"We are not in a position to comment on the particulars of the agreement. We trust and expect that the terms of the agreement will be honoured," a spokesman for IEC Investments, the private-sector consortium behind AsiaWorld-Expo, said.

In both a January 30, 2003 letter from the then Commerce, Industry and Technology Bureau to shortlisted bidders for the AsiaWorld-Expo project by the airport and to the winning consortium of the final contract seven months later, the government stated three conditions for backing creation of additional space in Wan Chai.

There needed to be evidence of demand for more exhibition space which had not been met after AsiaWorld-Expo grew to 100,000 square metres. The airport venue currently offers more than 70,000 square metres of space. The government also needed to consider when the AsiaWorld-Expo space became available and whether its support for more space in Wan Chai benefited the economy.

A government spokesman said the policy statement was demanded by bidders for the AsiaWorld-Expo project.

Expanding the Wan Chai venue again would not be the first time the government would have been seen to be breaching its contract. AsiaWorld-Expo had voiced its strong opposition to plans to expand the atrium at the Wan Chai venue but apparently settled after the Trade Development Council said that it would reopen talks on staging some of its shows at the airport venue. The council runs the Convention and Exhibition Centre for the government.

A council spokesman said it was an undisputed fact that there was great demand for downtown exhibition space, which was not met, and that it could take at least a decade to realise plans for future expansion. The overall space utilisation rate at the Wan Chai venue was more than 90 per cent in October, the spokesman said.

The convention and exhibition industry is lucrative because of the spending by event organisers and exhibitors but is a seasonal business that usually peaks during the months of April and October. The 21-year-old Wan Chai venue more than doubled its exhibition space to 64,000 square metres when an extension was built over the water in 1997. Work on a further 20,000 square metres was completed about six months ago. But unlike the first two extensions, a third expansion is more tricky. The need to build in town and possibly affect the location and views of a number of buildings is politically sensitive because different interests are involved.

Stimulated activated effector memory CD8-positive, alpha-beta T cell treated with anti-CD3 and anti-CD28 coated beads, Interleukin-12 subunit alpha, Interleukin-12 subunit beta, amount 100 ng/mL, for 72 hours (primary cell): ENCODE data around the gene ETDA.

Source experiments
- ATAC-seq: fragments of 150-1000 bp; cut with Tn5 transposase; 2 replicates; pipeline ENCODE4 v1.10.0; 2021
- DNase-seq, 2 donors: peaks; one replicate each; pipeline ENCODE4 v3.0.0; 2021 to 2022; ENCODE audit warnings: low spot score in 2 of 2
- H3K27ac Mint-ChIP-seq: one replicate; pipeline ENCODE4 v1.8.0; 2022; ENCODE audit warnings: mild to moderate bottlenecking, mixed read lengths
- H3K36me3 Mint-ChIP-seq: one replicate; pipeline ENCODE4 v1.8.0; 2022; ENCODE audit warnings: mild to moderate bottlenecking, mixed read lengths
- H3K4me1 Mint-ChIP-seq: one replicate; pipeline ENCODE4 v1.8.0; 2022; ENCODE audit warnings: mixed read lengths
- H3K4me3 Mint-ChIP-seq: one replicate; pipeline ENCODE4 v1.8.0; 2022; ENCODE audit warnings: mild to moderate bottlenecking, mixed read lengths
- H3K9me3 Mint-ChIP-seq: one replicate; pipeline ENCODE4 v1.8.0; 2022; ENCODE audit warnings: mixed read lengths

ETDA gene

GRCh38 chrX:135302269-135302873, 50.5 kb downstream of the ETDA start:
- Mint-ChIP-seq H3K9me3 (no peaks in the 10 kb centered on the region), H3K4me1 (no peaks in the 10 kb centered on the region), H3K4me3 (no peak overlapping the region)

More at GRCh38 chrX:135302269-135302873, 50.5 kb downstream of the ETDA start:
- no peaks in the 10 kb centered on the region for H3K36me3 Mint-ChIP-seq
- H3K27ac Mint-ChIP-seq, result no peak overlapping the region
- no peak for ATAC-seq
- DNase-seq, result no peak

An AsiaWorld-Expo Management spokesman declined to comment.
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Old November 30th, 2009, 05:54 PM   #66
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11/29



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Old December 1st, 2009, 10:29 AM   #67
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Very nice to see they removed those ugly green panels. It looks really good now
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Old December 1st, 2009, 04:59 PM   #68
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The green panels? You mean the scaffolding?
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Old December 1st, 2009, 05:08 PM   #69
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is this whole wall the scaffolding?



The colours of the facade on your 11/29 photos look substantially different to that wall
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Old December 7th, 2009, 04:51 PM   #70
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LCQ7: Utilisation of exhibition facilities
Wednesday, December 2, 2009
Government Press Release

Following is a written reply by the Acting Secretary for Commerce and Economic Development, Mr Gregory So, to a question by the Hon Ip Kwok-him at the Legislative Council meeting today (December 2):

Question:

It has been reported that there is a significant difference in the occupancy rates between the Hong Kong Convention and Exhibition Centre (HKCEC) and the AsiaWorld-Expo (AWE) and at the meeting of this Council on November 4 this year, the Secretary for Commerce and Economic Development indicated that the Government had always encouraged and facilitated AWE and HKCEC to adopt the "one show, two locations" approach, i.e., staging an exhibition at the two venues at the same time. Yet, the mega jewellery fair held in September this year, which adopted the "one show, two locations" approach for the first time, was promoted by the trades themselves. Moreover, the trades have also proposed that the Hong Kong Trade Development Council (TDC) collaborates with them in jointly promoting the "one show, two locations" approach. In this connection, will the Government inform this Council:

(a) of the actual work progress made in encouraging and facilitating AWE and HKCEC to stage major exhibitions using the "one show, two locations" approach, and whether it has drawn up a work schedule;